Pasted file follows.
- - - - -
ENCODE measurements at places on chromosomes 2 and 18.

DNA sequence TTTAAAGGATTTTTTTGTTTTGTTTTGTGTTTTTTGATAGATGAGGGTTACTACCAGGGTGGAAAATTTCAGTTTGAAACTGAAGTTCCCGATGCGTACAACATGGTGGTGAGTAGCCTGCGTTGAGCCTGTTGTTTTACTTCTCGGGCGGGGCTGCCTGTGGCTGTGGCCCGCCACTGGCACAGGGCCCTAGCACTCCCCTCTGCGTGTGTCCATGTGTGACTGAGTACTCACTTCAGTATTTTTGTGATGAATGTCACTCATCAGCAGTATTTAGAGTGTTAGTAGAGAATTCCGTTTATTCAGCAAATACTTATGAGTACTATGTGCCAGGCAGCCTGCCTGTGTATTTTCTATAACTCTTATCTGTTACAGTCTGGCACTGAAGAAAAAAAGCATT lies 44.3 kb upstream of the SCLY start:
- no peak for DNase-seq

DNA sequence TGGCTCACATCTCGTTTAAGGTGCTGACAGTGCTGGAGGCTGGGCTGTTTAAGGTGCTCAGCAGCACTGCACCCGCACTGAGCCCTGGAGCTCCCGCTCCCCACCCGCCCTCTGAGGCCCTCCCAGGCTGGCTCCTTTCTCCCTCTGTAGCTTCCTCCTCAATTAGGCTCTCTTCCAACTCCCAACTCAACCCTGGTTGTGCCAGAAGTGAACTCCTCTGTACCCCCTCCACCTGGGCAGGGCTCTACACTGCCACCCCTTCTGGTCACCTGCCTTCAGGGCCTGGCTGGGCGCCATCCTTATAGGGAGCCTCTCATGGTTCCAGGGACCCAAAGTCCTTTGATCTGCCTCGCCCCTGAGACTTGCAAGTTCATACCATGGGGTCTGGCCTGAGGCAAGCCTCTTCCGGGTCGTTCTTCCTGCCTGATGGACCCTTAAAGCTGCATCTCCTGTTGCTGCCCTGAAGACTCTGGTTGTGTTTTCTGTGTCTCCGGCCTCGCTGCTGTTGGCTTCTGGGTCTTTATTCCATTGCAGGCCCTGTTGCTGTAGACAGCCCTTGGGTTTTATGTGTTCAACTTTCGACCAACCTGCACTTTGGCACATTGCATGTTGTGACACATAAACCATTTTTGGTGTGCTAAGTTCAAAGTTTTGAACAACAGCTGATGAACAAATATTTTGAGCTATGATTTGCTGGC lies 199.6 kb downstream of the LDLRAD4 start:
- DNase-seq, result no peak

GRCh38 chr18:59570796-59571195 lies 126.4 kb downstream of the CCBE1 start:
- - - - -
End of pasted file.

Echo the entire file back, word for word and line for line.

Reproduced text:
ENCODE measurements at places on chromosomes 2 and 18.

DNA sequence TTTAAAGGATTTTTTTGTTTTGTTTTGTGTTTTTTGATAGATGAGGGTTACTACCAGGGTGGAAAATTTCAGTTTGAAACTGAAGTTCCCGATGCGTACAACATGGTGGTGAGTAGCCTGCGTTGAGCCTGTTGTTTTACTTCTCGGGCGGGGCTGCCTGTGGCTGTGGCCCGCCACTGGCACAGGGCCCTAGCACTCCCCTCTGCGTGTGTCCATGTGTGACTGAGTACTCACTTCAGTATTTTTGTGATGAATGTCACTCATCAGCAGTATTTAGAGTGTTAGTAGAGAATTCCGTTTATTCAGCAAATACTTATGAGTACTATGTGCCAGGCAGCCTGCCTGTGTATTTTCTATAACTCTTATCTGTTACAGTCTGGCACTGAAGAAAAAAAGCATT lies 44.3 kb upstream of the SCLY start:
- no peak for DNase-seq

DNA sequence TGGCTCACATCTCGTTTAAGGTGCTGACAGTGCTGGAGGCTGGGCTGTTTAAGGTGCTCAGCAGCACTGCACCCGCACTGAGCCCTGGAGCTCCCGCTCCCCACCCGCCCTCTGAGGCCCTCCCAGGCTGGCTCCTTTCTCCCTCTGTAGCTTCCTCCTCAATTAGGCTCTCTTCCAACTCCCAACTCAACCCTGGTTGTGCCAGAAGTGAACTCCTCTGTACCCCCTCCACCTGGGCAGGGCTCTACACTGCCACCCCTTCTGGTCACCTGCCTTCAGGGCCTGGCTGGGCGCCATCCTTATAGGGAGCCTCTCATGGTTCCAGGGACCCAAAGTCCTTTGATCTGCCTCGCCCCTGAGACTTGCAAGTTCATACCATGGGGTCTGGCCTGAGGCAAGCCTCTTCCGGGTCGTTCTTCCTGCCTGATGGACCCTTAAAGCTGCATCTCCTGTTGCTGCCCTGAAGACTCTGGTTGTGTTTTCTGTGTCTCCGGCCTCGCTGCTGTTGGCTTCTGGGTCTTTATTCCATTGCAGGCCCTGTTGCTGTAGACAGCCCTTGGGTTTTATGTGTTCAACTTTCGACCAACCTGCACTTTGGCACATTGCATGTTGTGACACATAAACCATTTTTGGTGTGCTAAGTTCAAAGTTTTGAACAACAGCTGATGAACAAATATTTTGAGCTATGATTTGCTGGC lies 199.6 kb downstream of the LDLRAD4 start:
- DNase-seq, result no peak

GRCh38 chr18:59570796-59571195 lies 126.4 kb downstream of the CCBE1 start: